Recently, an ex-Vogue editor Kirstie Clements caused quite the stir with her disclosure that she had heard of and/or seen models eat tissue paper to stay thin, which, while completely absurd and depressingly grim, is nothing terribly new. The whole “Cotton Ball Diet” was big news a few years back. Not to be blasé about the topic, but when it comes to eating, models are often “disordered” in one way or another. Reporting on it almost seems redundant.
In my time modeling, I’ve heard and seen some pretty ridiculous garbage when it comes to food. The conversations, especially with the younger ones who are the most hungry (literally and figuratively) to please, are particularly inane, mostly because they are the most eager to get their measurements into an “acceptable” range. They’ve got opinions about The Master Cleanse, how to make kale chips. They talk about being “healthy” and “active” and spend the day eating nothing, save for a green algae bar and a cup of tea. They’ll lambaste otherwise good-for-you foods like hummus and nuts for high calorie contents without thinking about the actual nutritious benefits. I’ve literally seen a girl take three bites of an apple and, after stating, “Ugh, I’m full,” throw the rest into the garbage can. In Model World, nutrition is often just codeword for calories. You can see why tissue paper and cotton balls became so popular.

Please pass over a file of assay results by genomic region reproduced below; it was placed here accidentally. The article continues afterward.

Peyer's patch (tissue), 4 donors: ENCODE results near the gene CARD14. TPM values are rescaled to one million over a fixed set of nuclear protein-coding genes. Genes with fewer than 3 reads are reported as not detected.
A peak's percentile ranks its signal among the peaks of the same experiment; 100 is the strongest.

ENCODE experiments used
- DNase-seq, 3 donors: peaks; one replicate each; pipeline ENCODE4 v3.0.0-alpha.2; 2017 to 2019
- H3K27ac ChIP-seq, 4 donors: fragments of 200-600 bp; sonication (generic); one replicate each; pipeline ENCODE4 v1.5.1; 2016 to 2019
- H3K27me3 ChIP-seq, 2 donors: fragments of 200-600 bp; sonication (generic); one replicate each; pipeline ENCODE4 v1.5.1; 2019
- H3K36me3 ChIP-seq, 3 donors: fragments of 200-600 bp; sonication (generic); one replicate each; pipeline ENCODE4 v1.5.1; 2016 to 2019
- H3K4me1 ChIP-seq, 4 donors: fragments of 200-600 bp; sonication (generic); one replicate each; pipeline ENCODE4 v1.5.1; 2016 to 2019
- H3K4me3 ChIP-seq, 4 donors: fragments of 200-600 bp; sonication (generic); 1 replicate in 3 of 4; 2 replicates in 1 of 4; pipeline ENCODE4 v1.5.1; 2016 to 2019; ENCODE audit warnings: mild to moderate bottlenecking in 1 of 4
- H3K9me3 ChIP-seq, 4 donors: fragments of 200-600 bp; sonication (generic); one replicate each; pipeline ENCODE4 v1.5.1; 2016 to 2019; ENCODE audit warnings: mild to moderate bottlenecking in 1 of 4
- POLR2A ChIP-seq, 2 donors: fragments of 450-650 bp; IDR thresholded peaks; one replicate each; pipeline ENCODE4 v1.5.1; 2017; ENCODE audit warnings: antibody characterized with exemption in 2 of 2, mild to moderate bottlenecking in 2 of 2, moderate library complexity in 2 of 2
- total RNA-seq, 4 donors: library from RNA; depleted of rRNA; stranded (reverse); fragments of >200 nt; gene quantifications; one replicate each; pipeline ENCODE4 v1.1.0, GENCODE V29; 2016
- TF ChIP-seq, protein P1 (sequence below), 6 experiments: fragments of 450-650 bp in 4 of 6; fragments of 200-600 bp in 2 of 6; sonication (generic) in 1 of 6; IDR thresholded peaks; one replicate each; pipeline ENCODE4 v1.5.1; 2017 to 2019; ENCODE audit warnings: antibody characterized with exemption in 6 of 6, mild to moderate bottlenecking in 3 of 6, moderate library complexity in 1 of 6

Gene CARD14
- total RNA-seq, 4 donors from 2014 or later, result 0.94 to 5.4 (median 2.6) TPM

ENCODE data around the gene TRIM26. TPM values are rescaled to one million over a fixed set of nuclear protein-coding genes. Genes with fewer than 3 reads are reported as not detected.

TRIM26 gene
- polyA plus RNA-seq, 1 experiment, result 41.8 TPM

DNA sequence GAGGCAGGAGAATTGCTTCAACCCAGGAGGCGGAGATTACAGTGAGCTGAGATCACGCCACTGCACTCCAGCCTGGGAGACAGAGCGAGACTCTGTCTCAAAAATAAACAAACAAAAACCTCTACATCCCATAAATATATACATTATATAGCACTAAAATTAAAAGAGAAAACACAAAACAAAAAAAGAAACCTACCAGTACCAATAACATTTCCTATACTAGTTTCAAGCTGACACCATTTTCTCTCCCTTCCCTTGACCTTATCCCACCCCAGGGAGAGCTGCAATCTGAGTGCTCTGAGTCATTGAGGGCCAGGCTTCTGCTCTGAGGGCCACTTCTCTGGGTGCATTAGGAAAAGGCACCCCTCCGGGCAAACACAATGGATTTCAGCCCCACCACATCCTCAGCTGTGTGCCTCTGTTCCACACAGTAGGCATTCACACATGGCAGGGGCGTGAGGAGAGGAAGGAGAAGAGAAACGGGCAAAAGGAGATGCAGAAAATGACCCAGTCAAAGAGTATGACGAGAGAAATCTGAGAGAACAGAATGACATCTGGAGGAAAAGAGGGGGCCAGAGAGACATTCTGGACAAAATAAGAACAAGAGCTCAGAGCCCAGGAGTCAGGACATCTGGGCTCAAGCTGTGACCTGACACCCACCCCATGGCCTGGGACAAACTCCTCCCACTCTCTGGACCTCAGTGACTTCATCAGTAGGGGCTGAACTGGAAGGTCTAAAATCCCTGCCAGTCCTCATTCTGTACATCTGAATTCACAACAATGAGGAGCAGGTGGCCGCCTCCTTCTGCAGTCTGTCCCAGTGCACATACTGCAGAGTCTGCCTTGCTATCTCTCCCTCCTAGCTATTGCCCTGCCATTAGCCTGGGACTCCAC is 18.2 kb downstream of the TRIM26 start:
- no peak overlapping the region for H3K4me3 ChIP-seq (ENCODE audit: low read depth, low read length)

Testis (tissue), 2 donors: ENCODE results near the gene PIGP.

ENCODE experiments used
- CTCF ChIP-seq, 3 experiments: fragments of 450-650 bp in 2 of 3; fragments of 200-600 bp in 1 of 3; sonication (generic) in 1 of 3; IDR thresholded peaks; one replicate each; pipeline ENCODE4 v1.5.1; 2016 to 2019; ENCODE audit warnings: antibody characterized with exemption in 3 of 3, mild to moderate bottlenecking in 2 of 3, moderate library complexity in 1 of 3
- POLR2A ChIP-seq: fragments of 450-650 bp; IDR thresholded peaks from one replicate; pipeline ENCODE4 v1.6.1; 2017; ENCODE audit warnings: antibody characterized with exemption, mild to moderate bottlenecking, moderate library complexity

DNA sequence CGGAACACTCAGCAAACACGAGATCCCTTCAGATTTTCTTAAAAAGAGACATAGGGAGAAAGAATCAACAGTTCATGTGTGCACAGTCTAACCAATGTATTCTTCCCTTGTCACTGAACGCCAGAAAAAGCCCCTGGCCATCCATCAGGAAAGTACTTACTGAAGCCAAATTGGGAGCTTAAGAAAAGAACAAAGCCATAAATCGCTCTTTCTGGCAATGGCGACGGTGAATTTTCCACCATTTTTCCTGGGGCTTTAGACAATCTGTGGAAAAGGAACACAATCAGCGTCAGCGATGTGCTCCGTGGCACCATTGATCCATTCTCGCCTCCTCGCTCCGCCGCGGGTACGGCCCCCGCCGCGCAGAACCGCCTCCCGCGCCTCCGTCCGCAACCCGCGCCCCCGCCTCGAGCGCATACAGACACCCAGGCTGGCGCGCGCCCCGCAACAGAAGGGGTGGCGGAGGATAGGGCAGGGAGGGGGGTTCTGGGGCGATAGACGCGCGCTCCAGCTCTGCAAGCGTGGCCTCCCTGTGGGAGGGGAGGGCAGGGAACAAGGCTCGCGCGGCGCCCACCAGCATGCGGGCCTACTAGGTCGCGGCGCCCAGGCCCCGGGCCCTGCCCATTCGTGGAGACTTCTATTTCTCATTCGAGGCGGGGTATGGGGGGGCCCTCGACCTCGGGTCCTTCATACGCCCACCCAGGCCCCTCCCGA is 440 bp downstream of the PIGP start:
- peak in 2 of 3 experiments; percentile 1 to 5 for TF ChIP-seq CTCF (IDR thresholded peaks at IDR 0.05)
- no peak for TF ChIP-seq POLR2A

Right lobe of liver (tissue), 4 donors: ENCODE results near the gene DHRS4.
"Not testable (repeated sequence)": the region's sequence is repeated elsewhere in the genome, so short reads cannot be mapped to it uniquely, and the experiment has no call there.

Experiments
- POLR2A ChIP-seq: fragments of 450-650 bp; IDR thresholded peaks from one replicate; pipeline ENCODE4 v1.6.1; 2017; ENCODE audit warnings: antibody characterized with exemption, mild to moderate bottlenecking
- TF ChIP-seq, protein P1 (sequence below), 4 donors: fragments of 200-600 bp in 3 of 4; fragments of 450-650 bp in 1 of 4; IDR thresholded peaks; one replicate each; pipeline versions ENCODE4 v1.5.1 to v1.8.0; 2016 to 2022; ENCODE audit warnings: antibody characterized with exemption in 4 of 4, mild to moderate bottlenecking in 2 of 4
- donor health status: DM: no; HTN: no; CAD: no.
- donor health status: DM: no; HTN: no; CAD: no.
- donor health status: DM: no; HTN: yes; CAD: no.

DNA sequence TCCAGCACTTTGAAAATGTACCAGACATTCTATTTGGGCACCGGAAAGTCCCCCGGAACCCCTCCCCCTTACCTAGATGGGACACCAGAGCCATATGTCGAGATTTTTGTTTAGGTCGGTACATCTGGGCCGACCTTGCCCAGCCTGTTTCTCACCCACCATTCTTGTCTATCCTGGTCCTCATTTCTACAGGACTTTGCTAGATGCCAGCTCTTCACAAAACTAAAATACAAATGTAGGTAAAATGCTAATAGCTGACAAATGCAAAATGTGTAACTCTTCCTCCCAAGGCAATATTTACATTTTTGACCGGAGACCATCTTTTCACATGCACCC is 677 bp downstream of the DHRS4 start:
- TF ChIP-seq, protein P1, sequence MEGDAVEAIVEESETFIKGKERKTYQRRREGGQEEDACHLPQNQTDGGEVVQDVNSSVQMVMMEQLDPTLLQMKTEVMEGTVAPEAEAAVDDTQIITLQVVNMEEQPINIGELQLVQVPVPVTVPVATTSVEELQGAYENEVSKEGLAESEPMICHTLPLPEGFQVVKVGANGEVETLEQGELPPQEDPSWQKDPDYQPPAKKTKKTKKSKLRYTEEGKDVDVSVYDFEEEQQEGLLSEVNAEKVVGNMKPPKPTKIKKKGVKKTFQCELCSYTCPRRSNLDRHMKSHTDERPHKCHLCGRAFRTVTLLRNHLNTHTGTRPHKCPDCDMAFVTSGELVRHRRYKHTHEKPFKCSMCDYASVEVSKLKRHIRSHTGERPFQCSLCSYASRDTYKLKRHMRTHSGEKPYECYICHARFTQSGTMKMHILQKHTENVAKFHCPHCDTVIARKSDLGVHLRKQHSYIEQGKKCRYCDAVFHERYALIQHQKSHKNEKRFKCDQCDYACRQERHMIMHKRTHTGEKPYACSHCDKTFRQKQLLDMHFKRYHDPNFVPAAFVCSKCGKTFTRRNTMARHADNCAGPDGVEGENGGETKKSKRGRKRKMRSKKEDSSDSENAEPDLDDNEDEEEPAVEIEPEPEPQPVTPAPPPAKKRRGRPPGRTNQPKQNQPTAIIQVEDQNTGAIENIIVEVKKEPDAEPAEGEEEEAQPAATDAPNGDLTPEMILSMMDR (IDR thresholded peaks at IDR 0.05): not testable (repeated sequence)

Unfortunately, the shock value of these stories, even my own, fails to engage me. Every season there is another campaign to hire “bigger” models that is never realized. The runways are flooded with the increasingly waifish and drawn. Call me callous, but these are issues without resolve, ones that have plagued the industry for decades and will continue to do so into the foreseeable future. It is perhaps more interesting to turn our focus the other direction, looking into the outsider’s fascination with these tales, what the true root of this motherly concern is, whether our collective obsession with the waist measurements of total strangers is a reflection of hidden desires and insecurities. Then again, it’s not really any of my business. Let them eat – or not eat – cake. –Jenny Bahn